Doha is a place that intrigues me dearly, since I have a lot of expat friends here. I’ve been to a couple of Middle East countries already, with their level of Islamic beliefs differ slightly in significance (for me) because of how I see their culture on the streets. I’ve been to Jeddah, Riyadh and Dammam – to name a few – and amongst these countries, it is in Doha that I can actually move a little more freely.
As a Christian, I am fascinated with the Muslims. I am fascinated with how they uphold their principles from childhood to adulthood. A while ago, I went down the hotel alone to eat breakfast. As I was about to enter the elevator, a young muslim kid let me in and then he went out. I told him, “Come, we can go down together.” He hesitates at first, but awkwardly follows. The ride down the elevator was an awkward one. Back in Manila, it doesn’t matter who I’m with inside an elevator; but apparently here – it does. Or it feels like it does.
Inside the breakfast lounge, families are seated together. Kids would be kids, in their usual appearance. Married muslim woman would wear full length Abayas from head to toe, Hijabs are worn over their face exposing only a glimpse of their beautiful eyes. Men would wear a Thobe with Ghutras on their head – screaming with full authority. And then there I was, at a corner of Movenpick Hotel’s breakfast lounge – feeling like an outsider. But the lone moment made me extra observant, careful and a little embarrassed.
I was embarrassed enough to realize that my outfit yesterday during our tour was a little inappropriate. I was fully aware that in Doha, people were a little bit more lenient when it comes to tourist. We were not required to wear Abayas anymore (which is a first in a Middle East country that I’ve been to) but we were advised to dress decently. You know, if I were actually in Riyadh wearing what I wore yesterday – I would’ve been sent to jail by a Watawa.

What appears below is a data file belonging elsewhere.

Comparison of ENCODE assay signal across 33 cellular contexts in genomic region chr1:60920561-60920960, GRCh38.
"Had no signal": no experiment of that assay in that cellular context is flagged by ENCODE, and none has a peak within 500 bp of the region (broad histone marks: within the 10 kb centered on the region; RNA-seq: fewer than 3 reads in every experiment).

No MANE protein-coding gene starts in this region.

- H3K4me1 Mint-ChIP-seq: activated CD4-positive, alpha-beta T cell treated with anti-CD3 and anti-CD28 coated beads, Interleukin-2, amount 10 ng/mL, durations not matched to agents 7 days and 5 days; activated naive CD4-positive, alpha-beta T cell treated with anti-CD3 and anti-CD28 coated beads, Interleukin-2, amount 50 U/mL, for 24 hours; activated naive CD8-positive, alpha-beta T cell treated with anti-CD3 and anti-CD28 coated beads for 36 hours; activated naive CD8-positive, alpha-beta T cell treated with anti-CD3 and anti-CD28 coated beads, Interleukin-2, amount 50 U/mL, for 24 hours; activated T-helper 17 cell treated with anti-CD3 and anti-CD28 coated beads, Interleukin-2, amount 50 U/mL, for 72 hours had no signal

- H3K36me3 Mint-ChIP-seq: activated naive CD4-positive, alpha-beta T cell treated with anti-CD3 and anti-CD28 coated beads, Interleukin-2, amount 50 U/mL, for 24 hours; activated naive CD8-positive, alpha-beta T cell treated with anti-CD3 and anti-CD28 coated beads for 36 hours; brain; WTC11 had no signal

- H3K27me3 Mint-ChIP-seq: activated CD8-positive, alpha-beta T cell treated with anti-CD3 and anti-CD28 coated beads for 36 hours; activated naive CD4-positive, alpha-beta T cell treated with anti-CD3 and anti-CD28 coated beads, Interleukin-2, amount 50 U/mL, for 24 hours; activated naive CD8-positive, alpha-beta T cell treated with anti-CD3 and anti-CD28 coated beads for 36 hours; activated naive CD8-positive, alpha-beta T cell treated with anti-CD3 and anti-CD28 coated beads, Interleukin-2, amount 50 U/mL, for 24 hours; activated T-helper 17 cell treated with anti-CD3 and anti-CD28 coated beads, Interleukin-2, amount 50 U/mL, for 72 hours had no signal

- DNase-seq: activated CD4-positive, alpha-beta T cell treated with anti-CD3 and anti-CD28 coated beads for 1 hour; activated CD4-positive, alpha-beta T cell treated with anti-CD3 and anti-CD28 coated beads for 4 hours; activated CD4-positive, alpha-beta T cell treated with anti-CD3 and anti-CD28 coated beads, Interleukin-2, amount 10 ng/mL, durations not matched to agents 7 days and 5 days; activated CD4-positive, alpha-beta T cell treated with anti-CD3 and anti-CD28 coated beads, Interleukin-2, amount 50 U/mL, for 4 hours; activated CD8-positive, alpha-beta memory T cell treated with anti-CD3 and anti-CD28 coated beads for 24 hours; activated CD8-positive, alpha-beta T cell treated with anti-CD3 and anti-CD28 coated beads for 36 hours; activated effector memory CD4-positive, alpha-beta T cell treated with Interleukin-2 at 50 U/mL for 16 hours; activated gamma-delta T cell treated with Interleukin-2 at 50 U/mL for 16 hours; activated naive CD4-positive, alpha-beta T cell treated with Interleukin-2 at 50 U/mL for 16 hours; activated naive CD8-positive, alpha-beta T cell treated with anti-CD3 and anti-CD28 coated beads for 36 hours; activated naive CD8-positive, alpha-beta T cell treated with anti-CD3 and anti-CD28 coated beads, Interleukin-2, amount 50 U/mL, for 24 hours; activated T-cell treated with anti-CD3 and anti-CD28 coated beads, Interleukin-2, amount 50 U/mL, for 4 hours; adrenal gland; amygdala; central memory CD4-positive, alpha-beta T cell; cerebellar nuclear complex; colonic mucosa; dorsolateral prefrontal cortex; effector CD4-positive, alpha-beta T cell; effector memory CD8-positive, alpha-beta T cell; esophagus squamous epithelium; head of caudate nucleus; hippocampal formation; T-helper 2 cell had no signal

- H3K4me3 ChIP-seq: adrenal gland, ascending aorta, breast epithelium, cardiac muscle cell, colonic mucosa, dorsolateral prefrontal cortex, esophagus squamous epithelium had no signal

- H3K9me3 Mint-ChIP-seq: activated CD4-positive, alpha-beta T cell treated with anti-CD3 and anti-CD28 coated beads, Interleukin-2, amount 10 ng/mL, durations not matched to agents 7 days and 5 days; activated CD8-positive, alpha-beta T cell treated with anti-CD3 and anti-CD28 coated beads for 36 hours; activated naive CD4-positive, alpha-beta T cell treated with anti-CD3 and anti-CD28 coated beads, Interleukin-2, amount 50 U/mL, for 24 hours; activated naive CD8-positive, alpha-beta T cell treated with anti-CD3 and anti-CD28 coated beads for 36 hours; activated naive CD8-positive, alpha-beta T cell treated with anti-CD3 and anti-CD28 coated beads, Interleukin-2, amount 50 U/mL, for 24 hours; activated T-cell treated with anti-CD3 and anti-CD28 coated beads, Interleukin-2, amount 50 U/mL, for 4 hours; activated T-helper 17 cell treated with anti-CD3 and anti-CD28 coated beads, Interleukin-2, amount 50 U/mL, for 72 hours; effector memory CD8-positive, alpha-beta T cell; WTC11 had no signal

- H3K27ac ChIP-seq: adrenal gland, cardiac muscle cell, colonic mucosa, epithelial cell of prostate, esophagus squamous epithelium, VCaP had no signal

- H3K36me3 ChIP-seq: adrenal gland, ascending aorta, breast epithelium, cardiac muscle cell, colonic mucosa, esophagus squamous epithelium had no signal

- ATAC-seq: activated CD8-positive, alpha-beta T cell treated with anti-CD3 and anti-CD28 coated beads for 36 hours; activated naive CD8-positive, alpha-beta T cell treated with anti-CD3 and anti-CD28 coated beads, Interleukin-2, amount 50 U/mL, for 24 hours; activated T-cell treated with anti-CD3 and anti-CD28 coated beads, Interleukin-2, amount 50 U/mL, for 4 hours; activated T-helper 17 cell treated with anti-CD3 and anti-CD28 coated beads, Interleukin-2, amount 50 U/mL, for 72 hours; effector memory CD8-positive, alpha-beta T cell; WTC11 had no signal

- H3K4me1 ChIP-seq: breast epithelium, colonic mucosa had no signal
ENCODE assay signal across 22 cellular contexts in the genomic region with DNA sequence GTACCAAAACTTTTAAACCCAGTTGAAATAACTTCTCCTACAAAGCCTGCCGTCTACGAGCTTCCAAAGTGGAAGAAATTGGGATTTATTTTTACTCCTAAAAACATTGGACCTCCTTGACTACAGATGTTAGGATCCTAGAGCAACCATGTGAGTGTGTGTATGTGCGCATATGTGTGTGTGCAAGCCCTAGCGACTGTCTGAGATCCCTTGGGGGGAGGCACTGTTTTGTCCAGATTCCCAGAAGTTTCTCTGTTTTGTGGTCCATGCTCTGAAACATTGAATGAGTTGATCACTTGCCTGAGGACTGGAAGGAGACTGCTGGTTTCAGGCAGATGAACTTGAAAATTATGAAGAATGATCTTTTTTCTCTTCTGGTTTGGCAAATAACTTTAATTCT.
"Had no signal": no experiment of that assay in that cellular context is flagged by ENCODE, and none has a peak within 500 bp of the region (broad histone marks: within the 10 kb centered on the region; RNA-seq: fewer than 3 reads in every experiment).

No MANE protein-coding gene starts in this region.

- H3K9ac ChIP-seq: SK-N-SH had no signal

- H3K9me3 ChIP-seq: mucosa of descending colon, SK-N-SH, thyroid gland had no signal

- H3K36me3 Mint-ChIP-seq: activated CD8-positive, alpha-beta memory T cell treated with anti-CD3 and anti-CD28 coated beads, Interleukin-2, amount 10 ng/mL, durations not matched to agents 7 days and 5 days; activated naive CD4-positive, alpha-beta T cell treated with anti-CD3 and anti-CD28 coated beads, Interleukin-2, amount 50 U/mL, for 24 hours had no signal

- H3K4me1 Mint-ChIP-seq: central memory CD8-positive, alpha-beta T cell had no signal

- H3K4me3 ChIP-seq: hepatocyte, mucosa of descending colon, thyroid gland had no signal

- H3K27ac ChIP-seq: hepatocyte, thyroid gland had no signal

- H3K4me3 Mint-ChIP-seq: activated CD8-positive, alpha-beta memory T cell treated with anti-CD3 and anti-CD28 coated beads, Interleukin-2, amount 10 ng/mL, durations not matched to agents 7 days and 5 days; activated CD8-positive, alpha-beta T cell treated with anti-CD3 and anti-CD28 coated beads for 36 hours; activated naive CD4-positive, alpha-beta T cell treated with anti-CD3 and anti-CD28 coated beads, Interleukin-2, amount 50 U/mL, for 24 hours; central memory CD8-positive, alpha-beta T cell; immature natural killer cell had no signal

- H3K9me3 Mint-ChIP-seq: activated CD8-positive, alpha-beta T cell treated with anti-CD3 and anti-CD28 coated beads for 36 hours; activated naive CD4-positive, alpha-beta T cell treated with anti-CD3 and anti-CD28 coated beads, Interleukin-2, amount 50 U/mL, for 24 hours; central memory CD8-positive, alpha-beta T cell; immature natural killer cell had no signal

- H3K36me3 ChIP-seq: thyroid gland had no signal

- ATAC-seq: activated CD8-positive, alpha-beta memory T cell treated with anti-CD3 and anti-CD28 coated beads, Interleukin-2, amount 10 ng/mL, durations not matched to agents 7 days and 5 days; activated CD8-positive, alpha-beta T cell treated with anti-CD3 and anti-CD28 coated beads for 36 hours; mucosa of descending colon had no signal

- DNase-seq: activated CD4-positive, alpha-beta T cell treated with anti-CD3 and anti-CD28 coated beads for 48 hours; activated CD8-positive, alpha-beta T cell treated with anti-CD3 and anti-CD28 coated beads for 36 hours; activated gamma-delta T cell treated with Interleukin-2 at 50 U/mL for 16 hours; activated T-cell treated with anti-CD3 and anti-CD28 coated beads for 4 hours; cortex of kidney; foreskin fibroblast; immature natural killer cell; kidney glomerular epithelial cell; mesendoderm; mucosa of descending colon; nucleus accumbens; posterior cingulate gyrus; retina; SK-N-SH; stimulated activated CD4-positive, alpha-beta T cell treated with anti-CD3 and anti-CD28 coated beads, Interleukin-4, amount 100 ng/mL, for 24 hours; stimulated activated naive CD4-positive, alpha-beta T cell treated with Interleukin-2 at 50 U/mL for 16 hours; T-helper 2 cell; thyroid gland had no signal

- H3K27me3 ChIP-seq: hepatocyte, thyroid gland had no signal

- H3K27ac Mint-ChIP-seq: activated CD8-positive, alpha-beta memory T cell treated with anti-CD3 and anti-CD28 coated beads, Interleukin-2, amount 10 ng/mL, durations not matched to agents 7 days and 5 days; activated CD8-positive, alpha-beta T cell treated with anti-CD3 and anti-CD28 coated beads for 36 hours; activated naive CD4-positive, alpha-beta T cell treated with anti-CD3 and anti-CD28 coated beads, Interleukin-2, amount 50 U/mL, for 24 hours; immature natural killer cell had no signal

Anyway, during the tour, we went to The Museum of Islamic Art. The Architectural Landscape of the grand entrance amazes us in such way that we spent almost an hour taking selfies and photographs of the place. It has a scenic vibe similar to that of Beverly Hills plus an over looking ocean view similar to that of Dubai. The entire trip’s high light was at the Museum’s facade, actually. Lol.
Inside the museum stood different artifacts aging from a decade to a century. The Medieval Horse Armour truly is a breathtaking view – learning that in Ancient times; Muslims were to use this kind of armor as a standard equipment for heavy Calvary.